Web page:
It has been determined that this Treasury decision is not a significant regulatory action as defined in Executive Order 12866, as supplemented by Executive Order 13653. Therefore, a regulatory assessment is not required. It also has been determined that section 553(b) of the Administrative Procedure Act (5 U.S.C. chapter 5) does not apply to these regulations, and because these regulations do not impose a collection of information on small entities, the Regulatory Flexibility Act (5 U.S.C. chapter 6) does not apply. Pursuant to section 7805(f) of the Internal Revenue Code, these regulations have been submitted to the Chief Counsel for Advocacy of the Small Business Administration for comment on their impact on small entities.

Drafting Information

The principal authors of these regulations are Alexa T. Dubert and Anna H. Kim of the Office of Associate Chief Counsel (Financial Institutions and Products). However, other personnel from the Treasury Department and the IRS participated in their development.

List of Subjects in 26 CFR Part 1

Income taxes, Reporting and recordkeeping requirements.

Amendments to the Regulations

Accordingly, 26 CFR part 1 is amended as follows:

PART 1—INCOME TAXES Paragraph 1. The authority citation for part 1 continues to read in part as follows: Authority:

26 U.S.C. 7805 * * *

Par. 2. Section 1.446-3 is amended by: 1. Revising paragraph (g)(4). 2. Revising paragraph (g)(6), Examples 2, 3 and 4. 3. Redesignating paragraph (j) as (j)(1) and revising the paragraph heading of paragraph (j)(1). 4. Adding paragraphs (j)(2) and (k).

The revisions and addition to read as follows:

§ 1.446-3 Notional principal contracts.

(g) * * *

(4) [Reserved]. For further guidance, see § 1.446-3T(g)(4).

(6) * * *

Example 2. [Reserved]. For further guidance, see § 1.446-3T(g)(6), Example 2.

Example 3. [Reserved]. For further guidance, see § 1.446-3T(g)(6), Example 3.

Example 4. [Reserved]. For further guidance, see § 1.446-3T(g)(6), Example 4.

(j) Effective/applicability date—(1) * * *

(2) [Reserved]. For further guidance, see § 1.446-3T(j)(2).

(k) [Reserved]. For further guidance, see § 1.446-3(k).

Par. 3. Section 1.446-3T is added to read as follows:
§ 1.446-3T Notional principal contracts (temporary).

(a) through (g)(3) [Reserved]. For further guidance, see § 1.446-3(a) through (g)(3).

(4) Notional principal contracts with nonperiodic payments—(i) General rule. Except as provided in paragraph (g)(4)(ii) of this section, a notional principal contract with one or more nonperiodic payments is treated as two separate transactions consisting of an on-market, level payment swap and one or more loans. The loan(s) must be accounted for by the parties to the contract independently of the swap. The time value component associated with the loan(s) is not included in the net income or net deduction from the swap under § 1.446-3(d), but it is recognized as interest for all purposes of the Internal Revenue Code. See paragraph (g)(6) Example 2 of this section.

(ii) Exceptions—(A) Notional principal contract with a term of one year or less—(1) General rule. Except for purposes of sections 514 and 956, paragraph (g)(4)(i) of this section does not apply to a notional principal contract if the term of the contract is one year or less. For purposes of this paragraph (g)(4)(ii)(A), the term of a notional principal contract is the stated term of the contract, inclusive of any extensions (optional or otherwise) provided for in the terms of the contract, without regard to whether any extension is unilateral, is subject to approval by one or both parties to the contract, or is based on the occurrence or non-occurrence of a specified event.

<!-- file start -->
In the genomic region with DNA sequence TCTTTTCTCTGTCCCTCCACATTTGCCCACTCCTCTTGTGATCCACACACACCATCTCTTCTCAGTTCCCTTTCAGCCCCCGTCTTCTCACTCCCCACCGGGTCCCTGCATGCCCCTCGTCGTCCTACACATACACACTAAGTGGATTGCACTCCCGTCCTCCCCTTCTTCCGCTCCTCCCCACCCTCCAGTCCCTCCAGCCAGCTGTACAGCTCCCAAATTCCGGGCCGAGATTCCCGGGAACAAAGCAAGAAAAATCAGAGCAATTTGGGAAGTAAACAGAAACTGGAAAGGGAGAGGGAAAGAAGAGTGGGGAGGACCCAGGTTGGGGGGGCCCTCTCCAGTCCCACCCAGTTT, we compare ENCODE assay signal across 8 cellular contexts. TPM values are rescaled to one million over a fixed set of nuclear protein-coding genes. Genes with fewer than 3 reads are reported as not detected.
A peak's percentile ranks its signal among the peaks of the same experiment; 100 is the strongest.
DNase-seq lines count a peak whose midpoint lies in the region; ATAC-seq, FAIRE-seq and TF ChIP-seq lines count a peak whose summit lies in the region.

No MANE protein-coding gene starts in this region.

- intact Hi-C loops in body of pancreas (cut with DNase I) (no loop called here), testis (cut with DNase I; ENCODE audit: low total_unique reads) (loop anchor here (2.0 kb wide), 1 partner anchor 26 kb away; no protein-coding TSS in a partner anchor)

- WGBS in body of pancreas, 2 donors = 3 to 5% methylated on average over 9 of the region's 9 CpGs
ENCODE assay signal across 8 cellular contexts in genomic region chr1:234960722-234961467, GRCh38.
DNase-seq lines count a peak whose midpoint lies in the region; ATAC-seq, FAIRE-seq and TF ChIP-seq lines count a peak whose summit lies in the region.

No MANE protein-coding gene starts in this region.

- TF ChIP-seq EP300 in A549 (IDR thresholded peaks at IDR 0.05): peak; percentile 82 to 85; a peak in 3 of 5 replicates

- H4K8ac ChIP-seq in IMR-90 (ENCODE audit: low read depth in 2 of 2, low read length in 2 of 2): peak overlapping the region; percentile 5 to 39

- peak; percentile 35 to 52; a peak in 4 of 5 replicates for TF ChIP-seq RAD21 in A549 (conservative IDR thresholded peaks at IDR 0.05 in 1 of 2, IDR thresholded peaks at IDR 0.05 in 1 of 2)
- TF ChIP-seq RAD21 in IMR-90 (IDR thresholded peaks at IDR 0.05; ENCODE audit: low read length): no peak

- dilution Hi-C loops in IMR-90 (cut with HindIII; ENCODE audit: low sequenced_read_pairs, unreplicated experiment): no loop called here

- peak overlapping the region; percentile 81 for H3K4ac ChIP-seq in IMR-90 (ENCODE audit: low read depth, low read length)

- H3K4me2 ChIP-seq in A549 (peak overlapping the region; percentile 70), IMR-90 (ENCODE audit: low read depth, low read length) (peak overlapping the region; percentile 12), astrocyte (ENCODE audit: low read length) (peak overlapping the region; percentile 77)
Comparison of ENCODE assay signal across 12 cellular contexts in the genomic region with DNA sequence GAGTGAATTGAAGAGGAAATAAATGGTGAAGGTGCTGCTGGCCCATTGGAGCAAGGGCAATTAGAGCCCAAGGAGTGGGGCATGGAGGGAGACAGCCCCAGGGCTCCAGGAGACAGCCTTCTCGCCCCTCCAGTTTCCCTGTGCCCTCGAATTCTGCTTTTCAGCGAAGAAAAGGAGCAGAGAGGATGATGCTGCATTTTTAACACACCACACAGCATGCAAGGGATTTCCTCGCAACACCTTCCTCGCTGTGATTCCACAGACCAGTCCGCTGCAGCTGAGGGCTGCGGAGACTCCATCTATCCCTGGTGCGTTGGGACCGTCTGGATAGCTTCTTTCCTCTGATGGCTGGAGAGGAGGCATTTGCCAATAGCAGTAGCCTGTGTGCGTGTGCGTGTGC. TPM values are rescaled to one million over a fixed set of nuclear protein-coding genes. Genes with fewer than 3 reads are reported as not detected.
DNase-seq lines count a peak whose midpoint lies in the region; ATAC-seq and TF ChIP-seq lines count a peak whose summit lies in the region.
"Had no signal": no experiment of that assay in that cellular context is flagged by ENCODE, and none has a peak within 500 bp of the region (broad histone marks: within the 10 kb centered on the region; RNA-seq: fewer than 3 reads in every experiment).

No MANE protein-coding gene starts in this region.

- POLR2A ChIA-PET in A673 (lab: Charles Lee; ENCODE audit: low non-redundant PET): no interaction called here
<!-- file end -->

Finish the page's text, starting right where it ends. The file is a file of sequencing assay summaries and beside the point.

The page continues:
(2) Anti-abuse rule. For purposes of determining the term of a contract under paragraph (g)(4)(ii)(A)(1) of this section, the Commissioner may treat two or more contracts as a single contract if a principal purpose of entering into separate contracts is to qualify for the exception set forth in paragraph (g)(4)(ii)(A)(1) of this section. A purpose may be a principal purpose even though it is outweighed by other purposes (taken together or separately).

(B) Notional principal contract subject to margin or collateral requirements. Subject to the requirements in paragraph (g)(4)(ii)(C) of this section, paragraph (g)(4)(i) of this section does not apply to a notional principal contract if the contract is described in paragraph (g)(4)(ii)(B)(1) or (2) of this section. See § 1.956-2T(b)(1)(xi) for a related exception under section 956.

(1) The contract is cleared by a derivatives clearing organization (as such term is defined in section 1a of the Commodity Exchange Act (7 U.S.C. 1a)) or by a clearing agency (as such term in defined in section 3 of the Securities Exchange Act of 1934 (15 U.S.C. 78c)) that is registered as a derivatives clearing organization under the Commodity Exchange Act or as a clearing agency under the Securities Exchange Act of 1934, respectively, and the derivatives clearing organization or clearing agency requires the parties to the contract to post and collect margin or collateral to fully collateralize the mark-to-market exposure on the contract (including the exposure on the nonperiodic payment) on a daily basis for the entire term of the contract. The mark-to-market exposure on a contract will be fully collateralized only if the contract is subject to both initial variation margin in an amount equal to the nonperiodic payment (except for variances permitted by intraday price changes) and daily variation margin in an amount equal to the daily change in the fair market value of the contract. See paragraph (g)(6) Example 3 of this section.